Walker Percy’s Nonfiction

Walker Percy might be best known for his fiction, especially The Moviegoer, winner of the 1962 National Book Award.  However, Walker Percy had his hand at nonfiction too, and was prolific in writing articles about southern society, psychology, and (most especially) semiotics.  Semiotics is the study of signs.  In the case of language, semiotics refers…
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The Tchefuncte Culture

In 1938, the State of Louisiana began work on a new state park just outside of Mandeville on land that had once been the Fontainebleau Plantation.  The state was planning on naming it the Tchefuncte State Park, although it was several miles from the Tchefuncte River, between the Castine and Cane bayous.  An archeological team…
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Who was Saint Tammany?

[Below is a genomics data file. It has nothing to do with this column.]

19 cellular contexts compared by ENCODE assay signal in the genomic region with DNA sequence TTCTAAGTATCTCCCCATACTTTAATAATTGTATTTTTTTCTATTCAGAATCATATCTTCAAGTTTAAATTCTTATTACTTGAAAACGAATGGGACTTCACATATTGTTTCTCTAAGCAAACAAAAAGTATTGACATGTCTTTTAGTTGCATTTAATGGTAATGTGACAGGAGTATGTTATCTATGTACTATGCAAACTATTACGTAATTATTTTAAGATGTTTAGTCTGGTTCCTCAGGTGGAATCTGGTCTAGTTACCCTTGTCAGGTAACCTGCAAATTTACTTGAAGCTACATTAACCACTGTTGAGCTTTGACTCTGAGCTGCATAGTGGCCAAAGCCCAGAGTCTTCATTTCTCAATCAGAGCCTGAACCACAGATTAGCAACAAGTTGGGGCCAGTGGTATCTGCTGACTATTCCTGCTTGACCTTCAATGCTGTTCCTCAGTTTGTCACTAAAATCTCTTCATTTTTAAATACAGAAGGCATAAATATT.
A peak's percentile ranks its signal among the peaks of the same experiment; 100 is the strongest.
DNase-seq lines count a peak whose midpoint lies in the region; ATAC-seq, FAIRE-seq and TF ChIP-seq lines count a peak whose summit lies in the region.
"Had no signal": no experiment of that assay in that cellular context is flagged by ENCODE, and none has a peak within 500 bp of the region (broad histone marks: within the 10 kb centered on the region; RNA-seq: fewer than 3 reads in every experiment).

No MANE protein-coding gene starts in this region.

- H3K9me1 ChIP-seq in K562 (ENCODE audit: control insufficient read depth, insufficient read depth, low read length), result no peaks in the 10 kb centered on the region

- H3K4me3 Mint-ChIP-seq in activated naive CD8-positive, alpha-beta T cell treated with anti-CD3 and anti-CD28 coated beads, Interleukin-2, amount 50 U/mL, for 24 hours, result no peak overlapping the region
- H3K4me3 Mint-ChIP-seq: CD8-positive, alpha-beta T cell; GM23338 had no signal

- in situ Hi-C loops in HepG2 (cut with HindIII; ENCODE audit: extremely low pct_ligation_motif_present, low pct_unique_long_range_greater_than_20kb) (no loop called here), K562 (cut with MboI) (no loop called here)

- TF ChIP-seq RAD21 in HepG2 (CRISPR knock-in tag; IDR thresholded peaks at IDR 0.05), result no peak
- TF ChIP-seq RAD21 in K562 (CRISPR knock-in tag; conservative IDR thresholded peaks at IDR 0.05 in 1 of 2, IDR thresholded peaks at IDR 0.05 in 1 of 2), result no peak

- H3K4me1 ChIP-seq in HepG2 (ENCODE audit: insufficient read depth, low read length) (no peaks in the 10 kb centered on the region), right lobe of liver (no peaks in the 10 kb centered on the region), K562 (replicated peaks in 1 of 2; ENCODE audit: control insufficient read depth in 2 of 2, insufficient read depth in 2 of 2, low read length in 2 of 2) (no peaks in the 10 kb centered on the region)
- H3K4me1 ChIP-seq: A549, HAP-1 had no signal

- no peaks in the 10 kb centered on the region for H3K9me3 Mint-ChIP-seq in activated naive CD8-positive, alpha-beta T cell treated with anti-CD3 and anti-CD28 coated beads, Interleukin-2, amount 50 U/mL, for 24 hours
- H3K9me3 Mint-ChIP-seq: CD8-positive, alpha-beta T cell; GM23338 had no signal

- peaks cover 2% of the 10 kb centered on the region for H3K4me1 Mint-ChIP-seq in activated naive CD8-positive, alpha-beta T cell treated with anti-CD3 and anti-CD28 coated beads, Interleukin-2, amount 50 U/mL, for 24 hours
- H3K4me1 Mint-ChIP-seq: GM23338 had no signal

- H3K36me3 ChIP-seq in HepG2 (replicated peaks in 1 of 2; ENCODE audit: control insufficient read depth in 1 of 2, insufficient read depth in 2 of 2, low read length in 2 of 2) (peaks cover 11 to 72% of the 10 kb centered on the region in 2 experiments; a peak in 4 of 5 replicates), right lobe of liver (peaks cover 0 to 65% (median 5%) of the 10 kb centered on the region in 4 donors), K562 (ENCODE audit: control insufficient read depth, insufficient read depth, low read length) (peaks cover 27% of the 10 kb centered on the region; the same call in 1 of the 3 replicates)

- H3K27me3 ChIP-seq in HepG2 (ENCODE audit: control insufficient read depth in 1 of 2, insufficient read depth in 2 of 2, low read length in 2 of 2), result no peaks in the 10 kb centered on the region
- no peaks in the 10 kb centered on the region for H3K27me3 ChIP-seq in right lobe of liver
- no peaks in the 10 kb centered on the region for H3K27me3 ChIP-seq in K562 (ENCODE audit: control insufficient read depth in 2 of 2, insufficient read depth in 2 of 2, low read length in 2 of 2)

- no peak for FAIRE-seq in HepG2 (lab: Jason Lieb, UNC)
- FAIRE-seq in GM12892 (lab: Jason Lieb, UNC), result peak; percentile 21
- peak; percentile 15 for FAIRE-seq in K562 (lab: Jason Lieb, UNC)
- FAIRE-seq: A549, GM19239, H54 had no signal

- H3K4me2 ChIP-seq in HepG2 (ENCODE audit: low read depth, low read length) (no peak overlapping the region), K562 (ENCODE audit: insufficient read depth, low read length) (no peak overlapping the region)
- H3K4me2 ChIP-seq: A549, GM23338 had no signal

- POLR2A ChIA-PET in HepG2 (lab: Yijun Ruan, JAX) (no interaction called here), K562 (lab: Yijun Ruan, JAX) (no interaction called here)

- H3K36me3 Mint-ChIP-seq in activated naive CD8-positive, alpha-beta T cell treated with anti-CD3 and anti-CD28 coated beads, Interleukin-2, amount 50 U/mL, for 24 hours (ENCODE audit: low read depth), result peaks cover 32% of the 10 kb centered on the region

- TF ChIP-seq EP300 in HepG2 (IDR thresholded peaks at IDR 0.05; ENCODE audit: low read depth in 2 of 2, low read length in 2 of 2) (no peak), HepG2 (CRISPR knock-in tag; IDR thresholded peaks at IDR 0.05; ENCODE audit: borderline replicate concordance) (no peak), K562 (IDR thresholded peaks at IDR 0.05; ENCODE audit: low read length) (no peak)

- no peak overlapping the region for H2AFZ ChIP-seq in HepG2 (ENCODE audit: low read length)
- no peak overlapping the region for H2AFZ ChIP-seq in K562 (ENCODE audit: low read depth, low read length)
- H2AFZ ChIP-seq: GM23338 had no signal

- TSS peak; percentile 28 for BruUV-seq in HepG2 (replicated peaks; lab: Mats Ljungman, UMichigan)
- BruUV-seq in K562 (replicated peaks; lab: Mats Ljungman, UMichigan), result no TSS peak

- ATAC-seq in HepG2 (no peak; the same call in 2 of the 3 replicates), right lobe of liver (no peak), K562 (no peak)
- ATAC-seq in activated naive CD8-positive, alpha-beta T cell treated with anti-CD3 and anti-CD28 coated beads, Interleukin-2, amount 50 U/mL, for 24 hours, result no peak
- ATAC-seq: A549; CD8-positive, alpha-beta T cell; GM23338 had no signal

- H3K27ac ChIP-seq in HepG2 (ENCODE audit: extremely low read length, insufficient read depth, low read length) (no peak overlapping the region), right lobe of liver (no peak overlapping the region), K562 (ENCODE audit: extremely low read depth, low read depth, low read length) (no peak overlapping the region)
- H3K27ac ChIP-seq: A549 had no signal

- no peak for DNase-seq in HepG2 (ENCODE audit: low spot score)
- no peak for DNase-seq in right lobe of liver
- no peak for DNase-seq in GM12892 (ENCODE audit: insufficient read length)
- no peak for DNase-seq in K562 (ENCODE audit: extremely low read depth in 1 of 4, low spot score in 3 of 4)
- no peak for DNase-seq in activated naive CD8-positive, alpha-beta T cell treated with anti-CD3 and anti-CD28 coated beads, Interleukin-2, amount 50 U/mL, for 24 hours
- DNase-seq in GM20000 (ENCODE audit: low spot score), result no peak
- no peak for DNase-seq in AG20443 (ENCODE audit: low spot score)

On the 22nd of December 1811, Governor William Claiborne declared by proclamation the formation of four new Louisiana parishes in the county of Feliciana in the former territory of the short-lived West Florida Republic that had been recently annexed to the United States.  Among the new divisions established was Saint Tammany Parish.  As to why Claiborne…
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Calendar Origins

It is near the end of January, the first month of a new year.  By now we should all have our new calendars hanging up, which will soon be marked up and down and scribbled with all our plans.  The calendar we use is something ubiquitous in our day-to-day activities.   By this we plot out…
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Natchez

In early autumn throngs of travelers descend upon a small town up on the bluffs of the east bank of the Mississippi River about an hour’s drive north of Baton Rouge.  This is Natchez, a picturesque town rich in history.  Its name came from a local tribe based in the area who were among the…
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